As the business landscape shifts due to global disruptions and changing societal expectations, the chief communication officer (CCO) role is expanding and transforming. This is one of the major findings of our latest research report, Beyond Communication: CCO Leadership in Navigating New Complexity, due out next week. In it, we analyze how the role has evolved in the five years since our last major report, The CCO as Pacesetter.

For many CCOs, their remit and/or sphere of influence extends into neighboring functions that benefit from a multistakeholder approach. More than half of the CCO placements made by Heidrick & Struggles between 2020 and 2023 included a responsibility beyond internal and external communication. The most common new responsibility for CCOs is “transformation,” a passport to influencing virtually all aspects of an organization, from its core identity and purpose to the ways it creates value for stakeholders and the world.

In many cases, CCOs own corporate brand (as many as three in four now, compared to six in 10 back in 2020), a sign that business leaders recognize brands define the experience that every stakeholder has through every touchpoint. Brand is a crucial expression of corporate character, which Page has long said is at the heart of our work. We also observe that CCOs increasingly own marketing, public affairs, sustainability and, in some cases human resources.

Organizations recognize how interconnected the stakeholder landscape is, and see value in having a single source of leadership in managing those relationships. CCOs are now key strategic partners, shaping corporate vision and policies in response to complex challenges. The pandemic was an accelerant of all sorts of change, much of it immediate but some that continues today, like the challenges of geopolitics and the advent of AI. CCOs’ ability to help their organizations both adopt and adapt to a rapidly advancing technology and manage its risks will continue to challenge even the most nimble leaders and teams.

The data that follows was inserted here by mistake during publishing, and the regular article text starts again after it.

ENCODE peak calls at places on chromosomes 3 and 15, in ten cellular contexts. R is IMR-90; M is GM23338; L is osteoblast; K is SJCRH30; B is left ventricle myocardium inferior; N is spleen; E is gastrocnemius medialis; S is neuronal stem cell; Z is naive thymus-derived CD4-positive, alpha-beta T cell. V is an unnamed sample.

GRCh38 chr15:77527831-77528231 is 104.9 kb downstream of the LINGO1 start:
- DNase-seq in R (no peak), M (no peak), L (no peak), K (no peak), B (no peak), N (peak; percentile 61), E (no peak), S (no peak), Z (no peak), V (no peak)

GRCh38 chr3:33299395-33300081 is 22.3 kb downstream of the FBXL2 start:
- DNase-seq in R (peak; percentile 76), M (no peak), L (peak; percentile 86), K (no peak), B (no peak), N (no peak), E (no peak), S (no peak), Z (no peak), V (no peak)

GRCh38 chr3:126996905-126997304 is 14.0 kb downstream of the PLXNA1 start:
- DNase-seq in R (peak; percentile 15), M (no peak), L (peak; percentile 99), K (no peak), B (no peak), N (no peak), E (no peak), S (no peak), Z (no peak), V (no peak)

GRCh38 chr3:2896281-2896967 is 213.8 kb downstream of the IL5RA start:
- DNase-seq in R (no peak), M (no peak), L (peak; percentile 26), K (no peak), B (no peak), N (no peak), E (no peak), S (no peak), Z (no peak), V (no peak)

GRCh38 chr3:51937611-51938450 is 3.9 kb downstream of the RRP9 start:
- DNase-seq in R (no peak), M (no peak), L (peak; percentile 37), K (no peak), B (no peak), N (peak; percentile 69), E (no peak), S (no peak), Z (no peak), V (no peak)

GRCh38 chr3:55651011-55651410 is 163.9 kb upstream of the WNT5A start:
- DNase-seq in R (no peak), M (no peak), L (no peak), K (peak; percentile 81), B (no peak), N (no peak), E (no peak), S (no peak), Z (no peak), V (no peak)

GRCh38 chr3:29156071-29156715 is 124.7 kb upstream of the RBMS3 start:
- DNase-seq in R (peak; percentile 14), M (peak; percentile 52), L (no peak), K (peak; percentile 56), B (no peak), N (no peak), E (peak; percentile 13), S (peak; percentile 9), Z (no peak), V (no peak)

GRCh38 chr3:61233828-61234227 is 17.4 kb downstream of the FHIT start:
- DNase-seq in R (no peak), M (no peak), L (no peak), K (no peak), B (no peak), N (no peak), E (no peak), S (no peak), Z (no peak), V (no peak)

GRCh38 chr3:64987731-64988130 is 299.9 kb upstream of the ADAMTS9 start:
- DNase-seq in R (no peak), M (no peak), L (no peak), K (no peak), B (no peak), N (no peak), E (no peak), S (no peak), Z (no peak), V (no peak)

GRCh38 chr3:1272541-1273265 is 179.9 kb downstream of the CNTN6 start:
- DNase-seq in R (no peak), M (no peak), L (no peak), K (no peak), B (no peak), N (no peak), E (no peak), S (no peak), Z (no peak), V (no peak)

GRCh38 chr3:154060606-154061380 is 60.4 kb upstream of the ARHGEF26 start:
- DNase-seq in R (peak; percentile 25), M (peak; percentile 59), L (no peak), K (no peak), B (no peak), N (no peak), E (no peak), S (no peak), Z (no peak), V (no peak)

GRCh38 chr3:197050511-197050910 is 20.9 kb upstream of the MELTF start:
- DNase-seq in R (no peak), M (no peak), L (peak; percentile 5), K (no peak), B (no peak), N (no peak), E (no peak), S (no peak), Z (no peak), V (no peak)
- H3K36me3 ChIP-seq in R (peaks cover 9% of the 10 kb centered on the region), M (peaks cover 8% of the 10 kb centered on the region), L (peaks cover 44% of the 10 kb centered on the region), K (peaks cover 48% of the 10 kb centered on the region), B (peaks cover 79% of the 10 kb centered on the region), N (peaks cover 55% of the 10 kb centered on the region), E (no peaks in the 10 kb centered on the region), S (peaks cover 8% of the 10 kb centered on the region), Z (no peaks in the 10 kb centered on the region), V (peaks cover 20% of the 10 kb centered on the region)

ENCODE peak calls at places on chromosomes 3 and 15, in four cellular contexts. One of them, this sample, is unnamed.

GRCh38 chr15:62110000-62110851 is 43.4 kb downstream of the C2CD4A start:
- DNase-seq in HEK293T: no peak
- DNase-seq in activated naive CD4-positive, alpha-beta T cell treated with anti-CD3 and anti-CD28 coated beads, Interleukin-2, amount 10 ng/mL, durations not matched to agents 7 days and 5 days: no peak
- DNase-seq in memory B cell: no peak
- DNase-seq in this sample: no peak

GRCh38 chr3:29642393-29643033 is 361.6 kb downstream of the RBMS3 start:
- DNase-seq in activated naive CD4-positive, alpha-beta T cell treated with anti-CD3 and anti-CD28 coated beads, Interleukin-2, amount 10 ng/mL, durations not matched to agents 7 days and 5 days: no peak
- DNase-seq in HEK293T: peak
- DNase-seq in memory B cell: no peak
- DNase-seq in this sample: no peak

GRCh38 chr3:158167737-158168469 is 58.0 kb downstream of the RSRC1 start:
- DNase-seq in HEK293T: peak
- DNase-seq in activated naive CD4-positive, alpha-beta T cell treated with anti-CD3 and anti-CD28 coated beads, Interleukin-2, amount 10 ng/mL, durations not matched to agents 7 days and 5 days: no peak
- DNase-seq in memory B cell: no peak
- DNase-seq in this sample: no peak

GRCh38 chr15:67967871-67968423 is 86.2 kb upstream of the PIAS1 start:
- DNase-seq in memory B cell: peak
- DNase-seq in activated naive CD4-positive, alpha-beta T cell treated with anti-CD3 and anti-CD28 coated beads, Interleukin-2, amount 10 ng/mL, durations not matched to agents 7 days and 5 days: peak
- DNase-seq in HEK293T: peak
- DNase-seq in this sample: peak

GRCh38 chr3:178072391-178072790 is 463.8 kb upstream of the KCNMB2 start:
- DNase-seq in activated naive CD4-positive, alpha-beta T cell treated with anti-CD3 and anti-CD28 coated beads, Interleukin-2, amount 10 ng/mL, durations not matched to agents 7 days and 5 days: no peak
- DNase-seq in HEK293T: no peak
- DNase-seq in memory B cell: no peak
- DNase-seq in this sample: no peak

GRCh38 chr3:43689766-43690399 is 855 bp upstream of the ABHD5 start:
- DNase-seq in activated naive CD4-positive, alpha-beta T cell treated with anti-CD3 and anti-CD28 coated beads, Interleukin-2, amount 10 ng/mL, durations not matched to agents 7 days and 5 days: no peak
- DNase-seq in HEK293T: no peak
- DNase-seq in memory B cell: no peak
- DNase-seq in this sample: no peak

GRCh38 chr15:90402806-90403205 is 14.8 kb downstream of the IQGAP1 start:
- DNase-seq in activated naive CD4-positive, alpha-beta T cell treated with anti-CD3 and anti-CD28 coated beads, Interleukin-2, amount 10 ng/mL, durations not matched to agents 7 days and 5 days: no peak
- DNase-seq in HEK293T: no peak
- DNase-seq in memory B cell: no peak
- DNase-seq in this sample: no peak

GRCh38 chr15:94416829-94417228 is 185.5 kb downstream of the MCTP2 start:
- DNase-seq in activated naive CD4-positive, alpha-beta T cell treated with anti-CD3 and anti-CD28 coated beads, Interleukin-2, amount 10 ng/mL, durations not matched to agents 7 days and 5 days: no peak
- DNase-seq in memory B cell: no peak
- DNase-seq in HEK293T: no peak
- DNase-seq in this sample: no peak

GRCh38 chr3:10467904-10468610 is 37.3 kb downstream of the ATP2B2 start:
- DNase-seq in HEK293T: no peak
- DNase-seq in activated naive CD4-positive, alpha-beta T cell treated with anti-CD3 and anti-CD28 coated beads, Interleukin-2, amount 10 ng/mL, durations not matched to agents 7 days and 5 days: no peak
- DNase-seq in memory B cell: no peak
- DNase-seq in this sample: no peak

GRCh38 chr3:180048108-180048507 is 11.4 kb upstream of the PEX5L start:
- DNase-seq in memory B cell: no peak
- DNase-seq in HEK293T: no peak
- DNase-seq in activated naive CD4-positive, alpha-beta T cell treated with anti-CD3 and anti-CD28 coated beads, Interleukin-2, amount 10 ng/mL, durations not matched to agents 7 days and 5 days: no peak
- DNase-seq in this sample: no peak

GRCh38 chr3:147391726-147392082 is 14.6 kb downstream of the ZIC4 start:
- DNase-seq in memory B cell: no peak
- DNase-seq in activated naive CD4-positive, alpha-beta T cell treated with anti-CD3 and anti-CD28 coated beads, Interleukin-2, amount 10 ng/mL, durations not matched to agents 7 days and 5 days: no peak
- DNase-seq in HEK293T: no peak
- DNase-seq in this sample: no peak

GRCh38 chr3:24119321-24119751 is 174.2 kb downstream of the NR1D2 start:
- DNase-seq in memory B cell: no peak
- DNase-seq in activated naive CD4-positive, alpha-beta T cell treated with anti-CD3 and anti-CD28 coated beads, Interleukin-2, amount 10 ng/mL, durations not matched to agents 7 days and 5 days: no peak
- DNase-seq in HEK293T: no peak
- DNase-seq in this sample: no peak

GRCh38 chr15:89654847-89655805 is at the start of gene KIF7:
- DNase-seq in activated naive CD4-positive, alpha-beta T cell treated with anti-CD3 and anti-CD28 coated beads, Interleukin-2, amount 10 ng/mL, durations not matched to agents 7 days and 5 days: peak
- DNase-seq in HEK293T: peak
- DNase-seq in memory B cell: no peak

CCOs are becoming vital strategic contributors to corporate resilience and innovation. It is a journey that is taking our opportunities to lead beyond communication, though it remains as true as ever that effective two-way communication and relationship-building are foundational elements of achieving multi-stakeholder value.

To gain deeper insights into this transformation and to learn how CCOs can elevate their roles in the modern business landscape, sign up here to receive a copy when Beyond Communication is released next week.

Special thanks go to FleishmanHillard, in particular Rachel Catanach and Catherine Reynolds, who partnered with Page on the research, writing and design of the final report.